Battle with the garden has commenced. We may be winning but I’m not sure yet. I find it ironic that the stuff we don’t want growing in the garden are the toughest to get rid of. They are tenacious. Our grass never grows as well on the lawn as it does in the flower beds.
Some of it is our own doing and not understanding how invasive something can be. A few years ago, because we like to brew beer, we planted hops. One was very lackluster while the other is determined to take over the world. The first season or so wasn’t too bad, the hop plant just grew like gangbusters. Hops can grow a foot a day, which is crazy. But last year the hops broke the lattice that sort of held them and crawled across the rest of the flower bed. It wasn’t pretty.
This year we’re rethinking the hops. Not to get rid of them but we definitely need to put them elsewhere. In the meantime we are being brutal with them. The root system snakes everywhere under the soil. We were taken aback by the length and thickness of those suckers. They were like tree roots. I have a feeling there will be more battles with the hops.
Along with the work in the garden that comes with the warmer weather, the lighter dinners start up again. Which I am very ready for!
Recently I thought it would be fun to do a pan seared caprese stuffed chicken over salad. In a skillet heat up a tablespoon or so of olive oil. Add about a cup of sliced sun dried tomatoes and cook on low to medium heat for a few minutes. Finely chop 3-5 cloves of garlic, depending on size, and add to the skillet.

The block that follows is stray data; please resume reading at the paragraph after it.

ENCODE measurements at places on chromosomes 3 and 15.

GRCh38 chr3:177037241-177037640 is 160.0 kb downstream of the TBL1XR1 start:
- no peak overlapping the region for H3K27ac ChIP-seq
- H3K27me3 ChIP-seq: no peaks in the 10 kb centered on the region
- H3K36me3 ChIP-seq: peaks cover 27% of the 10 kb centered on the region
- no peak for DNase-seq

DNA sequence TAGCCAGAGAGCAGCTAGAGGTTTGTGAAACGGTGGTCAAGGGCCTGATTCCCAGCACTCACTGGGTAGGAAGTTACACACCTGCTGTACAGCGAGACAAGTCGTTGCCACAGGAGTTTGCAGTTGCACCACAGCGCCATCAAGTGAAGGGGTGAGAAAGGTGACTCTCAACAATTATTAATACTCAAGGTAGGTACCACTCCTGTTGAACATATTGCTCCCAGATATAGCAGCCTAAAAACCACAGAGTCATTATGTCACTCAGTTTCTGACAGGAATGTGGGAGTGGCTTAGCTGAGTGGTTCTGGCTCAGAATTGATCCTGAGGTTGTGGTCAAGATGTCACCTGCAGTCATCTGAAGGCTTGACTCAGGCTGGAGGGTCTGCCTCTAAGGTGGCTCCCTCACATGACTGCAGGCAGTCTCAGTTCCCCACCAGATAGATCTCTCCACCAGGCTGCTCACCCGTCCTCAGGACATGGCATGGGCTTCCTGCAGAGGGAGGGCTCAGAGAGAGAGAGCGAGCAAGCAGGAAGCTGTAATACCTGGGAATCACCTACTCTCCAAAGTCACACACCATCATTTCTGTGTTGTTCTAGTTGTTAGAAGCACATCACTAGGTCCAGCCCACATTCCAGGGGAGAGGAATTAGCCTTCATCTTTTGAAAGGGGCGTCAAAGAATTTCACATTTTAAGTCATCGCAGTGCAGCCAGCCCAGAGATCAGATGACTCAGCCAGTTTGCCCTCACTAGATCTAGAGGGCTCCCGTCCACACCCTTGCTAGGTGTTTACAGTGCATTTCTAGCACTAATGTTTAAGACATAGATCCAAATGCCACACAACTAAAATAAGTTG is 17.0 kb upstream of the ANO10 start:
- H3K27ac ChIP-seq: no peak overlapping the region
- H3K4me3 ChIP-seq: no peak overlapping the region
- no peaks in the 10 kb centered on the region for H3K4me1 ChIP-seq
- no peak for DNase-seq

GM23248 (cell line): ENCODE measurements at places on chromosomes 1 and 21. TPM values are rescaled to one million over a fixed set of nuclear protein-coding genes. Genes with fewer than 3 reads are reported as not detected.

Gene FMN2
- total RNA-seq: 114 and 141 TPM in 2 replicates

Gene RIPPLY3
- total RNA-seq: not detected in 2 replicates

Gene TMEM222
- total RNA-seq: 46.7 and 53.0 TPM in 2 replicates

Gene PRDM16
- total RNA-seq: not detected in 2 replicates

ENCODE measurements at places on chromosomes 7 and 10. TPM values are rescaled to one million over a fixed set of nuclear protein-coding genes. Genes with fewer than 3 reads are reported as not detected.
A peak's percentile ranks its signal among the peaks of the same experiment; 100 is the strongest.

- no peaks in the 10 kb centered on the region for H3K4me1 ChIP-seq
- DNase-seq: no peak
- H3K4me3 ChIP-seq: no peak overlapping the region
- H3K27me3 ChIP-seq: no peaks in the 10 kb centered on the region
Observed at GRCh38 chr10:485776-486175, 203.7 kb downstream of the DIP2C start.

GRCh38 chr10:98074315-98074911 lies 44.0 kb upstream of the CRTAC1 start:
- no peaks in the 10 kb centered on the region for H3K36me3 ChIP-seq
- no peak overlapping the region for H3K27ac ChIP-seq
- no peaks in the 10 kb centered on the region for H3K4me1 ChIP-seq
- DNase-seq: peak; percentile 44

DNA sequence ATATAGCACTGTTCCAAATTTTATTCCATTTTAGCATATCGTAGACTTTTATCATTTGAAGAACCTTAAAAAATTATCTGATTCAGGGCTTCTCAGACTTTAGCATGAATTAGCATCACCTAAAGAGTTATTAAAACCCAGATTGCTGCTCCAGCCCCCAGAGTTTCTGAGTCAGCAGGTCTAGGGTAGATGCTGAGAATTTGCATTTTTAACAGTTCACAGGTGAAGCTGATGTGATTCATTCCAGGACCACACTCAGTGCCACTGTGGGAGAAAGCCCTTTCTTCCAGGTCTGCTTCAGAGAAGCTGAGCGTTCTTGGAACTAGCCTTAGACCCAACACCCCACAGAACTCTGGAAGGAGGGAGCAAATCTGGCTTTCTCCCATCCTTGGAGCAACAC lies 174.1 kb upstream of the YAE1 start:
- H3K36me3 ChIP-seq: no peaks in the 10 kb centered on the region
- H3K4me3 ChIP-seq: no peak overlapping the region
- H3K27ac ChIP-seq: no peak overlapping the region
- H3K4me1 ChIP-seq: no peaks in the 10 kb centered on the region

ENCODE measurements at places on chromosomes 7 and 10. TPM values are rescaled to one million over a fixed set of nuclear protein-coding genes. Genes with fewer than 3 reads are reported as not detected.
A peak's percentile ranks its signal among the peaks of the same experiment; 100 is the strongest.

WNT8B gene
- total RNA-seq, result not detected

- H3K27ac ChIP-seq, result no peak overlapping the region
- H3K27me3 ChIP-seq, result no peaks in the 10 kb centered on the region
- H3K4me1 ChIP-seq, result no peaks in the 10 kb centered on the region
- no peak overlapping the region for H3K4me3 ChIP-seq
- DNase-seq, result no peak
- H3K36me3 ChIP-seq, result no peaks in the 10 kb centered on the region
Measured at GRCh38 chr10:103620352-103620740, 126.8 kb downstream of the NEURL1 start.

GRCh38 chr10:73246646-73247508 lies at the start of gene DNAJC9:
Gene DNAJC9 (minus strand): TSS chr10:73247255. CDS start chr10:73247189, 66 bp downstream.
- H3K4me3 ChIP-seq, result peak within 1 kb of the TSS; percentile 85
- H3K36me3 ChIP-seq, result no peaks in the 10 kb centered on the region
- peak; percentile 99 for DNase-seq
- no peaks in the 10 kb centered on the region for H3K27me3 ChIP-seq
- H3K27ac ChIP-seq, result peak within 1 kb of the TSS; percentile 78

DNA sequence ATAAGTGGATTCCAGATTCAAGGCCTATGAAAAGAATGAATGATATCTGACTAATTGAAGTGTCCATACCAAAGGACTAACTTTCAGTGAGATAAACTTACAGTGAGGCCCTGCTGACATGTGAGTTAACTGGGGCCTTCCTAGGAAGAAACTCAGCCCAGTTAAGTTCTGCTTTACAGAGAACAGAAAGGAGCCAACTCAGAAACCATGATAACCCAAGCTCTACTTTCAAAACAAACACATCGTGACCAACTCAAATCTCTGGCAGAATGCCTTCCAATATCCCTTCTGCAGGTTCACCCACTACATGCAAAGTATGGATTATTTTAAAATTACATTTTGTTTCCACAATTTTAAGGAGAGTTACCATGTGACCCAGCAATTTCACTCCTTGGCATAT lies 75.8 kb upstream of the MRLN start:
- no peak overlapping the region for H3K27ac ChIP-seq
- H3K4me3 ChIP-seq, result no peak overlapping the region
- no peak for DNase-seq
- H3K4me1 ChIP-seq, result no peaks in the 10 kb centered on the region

Saute for several minutes until the garlic is nearly cooked and then toss in a handful of shredded fresh basil and a few splashes of balsamic vinegar.
Slice 4 chicken breasts 3/4 the way through lengthwise. Evenly distribute the caprese mix between the chicken breasts. Season with sea salt and pepper and brown on both sides.
Preheat the oven to 350F/175C. Remove the chicken from the skillet and add fresh mozzarella cheese inside the chicken and bake until the chicken is cooked through.
Serve on top of a salad. A dish light enough for the warm weather but gives you enough energy to conquer the garden. Which we definitely need!